Nuclear power plants generate external dependence. Not many countries have uranium mines and not all the countries have nuclear technology, so they have to hire both things overseas.
To add to this uranium is like most fuel source not as plentiful and available as people would like – some sources predicting there is only 30–60 worth of uranium available if we up the usuage. This bring rise to increase in prices and the more mined and refined ultimately the more waste that is produced.
The Nuclear deterrent and where it will end
Although we are talking about nuclear energy production the biggest disadvantage of nuclear power is when it is used in a nuclear bomb. Whether you are pro or anti any country having a nuclear deterrent no one ever wants to see a nuclear bomb dropped again like those in WWII in Japan. As nuclear power becomes more wide spread and prevelent in more countries the ease in which nuclear bombs can be armed is rapidly increasing.
Advantages of Nuclear Energy
Nuclear is a Clean Energy
Nuclear energy generation produces much less greenhouse gas emissions as the process does not produce CO2 and reduces reliance on fossil fuels for energy. All these leads to the reduction in consumption of fossil fuels with benefits on global climate change and global warming and ultimately improves the quality of the environment that we live, and breathe, in.
A little goes a long way
Strictly speaking, nuclear energy is not “renewable”. However, the world’s supply of the basic fuel, uranium, is practically unlimited – and a miniscule amount of uranium-based fuel can provide a lot of energy. Just one pellet, equivalent in size to the rubber on the end of a pencil, of this fuel can provide as much energy as 4.5 barrels of oil, 17,000 cubic feet of gas or 1 ton of coal.
Many people who live on the doorstep of a nuclear facility or are close-by to a proposed facility may not initially agree with this statement but in the main a NPP is very compact and usually very well hidden into the natural landscape and surroundings. When you compare this to wind turbines and solar power panels this is a major advantage.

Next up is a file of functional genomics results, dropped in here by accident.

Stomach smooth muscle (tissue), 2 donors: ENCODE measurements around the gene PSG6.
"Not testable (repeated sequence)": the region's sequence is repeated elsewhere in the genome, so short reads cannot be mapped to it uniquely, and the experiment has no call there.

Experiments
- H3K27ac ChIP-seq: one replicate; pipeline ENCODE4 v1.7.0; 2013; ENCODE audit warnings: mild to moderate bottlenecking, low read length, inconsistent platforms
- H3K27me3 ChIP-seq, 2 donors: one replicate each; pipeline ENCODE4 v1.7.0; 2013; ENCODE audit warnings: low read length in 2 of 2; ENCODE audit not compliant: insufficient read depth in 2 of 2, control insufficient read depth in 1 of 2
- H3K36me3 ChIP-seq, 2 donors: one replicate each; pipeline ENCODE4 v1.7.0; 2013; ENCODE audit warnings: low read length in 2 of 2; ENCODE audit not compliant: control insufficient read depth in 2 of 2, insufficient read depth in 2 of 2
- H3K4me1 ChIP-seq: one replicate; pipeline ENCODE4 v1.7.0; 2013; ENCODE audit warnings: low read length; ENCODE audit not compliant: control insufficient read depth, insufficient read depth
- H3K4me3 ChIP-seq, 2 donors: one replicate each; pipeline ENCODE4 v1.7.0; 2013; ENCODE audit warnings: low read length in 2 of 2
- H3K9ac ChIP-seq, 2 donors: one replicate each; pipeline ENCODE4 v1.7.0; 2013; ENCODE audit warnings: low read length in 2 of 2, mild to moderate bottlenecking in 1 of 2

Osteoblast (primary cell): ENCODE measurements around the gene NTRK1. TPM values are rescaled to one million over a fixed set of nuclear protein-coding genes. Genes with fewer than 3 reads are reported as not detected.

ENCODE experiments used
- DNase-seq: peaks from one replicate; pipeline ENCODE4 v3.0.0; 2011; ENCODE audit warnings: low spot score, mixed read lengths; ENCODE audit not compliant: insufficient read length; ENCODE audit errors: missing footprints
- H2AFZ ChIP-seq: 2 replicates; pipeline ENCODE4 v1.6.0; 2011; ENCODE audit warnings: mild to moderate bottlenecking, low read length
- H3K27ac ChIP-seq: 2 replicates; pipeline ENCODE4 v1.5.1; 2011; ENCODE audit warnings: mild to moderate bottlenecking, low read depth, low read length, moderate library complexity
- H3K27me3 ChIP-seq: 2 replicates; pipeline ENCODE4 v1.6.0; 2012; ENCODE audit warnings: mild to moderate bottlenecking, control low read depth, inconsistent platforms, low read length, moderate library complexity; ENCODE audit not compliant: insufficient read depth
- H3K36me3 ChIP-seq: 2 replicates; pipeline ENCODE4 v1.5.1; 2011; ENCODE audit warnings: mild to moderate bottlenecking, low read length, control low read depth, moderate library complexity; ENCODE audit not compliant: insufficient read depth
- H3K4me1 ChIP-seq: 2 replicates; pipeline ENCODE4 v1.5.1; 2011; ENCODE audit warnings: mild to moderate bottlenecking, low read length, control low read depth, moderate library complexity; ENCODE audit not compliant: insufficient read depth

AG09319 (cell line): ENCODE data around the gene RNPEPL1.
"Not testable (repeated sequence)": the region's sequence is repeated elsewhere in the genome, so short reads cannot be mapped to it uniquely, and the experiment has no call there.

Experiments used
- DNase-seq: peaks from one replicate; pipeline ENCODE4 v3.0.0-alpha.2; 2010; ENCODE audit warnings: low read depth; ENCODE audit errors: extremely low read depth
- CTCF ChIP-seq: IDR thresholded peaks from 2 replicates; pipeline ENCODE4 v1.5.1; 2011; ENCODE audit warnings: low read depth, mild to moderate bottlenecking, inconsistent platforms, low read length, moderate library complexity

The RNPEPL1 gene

Security of energy production
A Nuclear Power Plant operates at 90% efficiency meaning that a continuous supply of energy can be almost guaranteed all year round. This is a major advantage against other green energy options such as wind and solar power as there is no dependence of nature and the seasons.
Economic benefits with Nuclear Energy
An increase dependance on fossil fuels brings with it the uncertainty in the market and the fluctuation that are inherent in a volatile market. Nuclear power has the advantages of a much more stable cost.
To add to this although the upfront costs of building a nuclear power plant are expensive the costs of fuel and electricity produced is actually very cheap. The maintenance from a cost perspective are minuscule and the price of the fuel itself does not have a the same impact of the production cost as those felt in oil, gas and coal.
Nuclear Power technology is readily available
Companies to other ‘clean energy’ alternatives nuclear energy is a proven technology which is being improved upon in all the right areas; quality, efficiency and safety. Though they might be loath to admit it, even the staunchest of nuclear opponents must surely recognise that nuclear power is the only current technology with the potential to pick up the slack left by fossil fuels within a short timeframe.
Nuclear Energy Pros and Cons Summary
As you can see there are clear advantages and disadvantages associated with using nuclear energy as part of the UK’s clean energy strategy. There are numerous other resources to find out more information on the topic. Why not check out our pages on the UK Nuclear Industry as a start to find out more.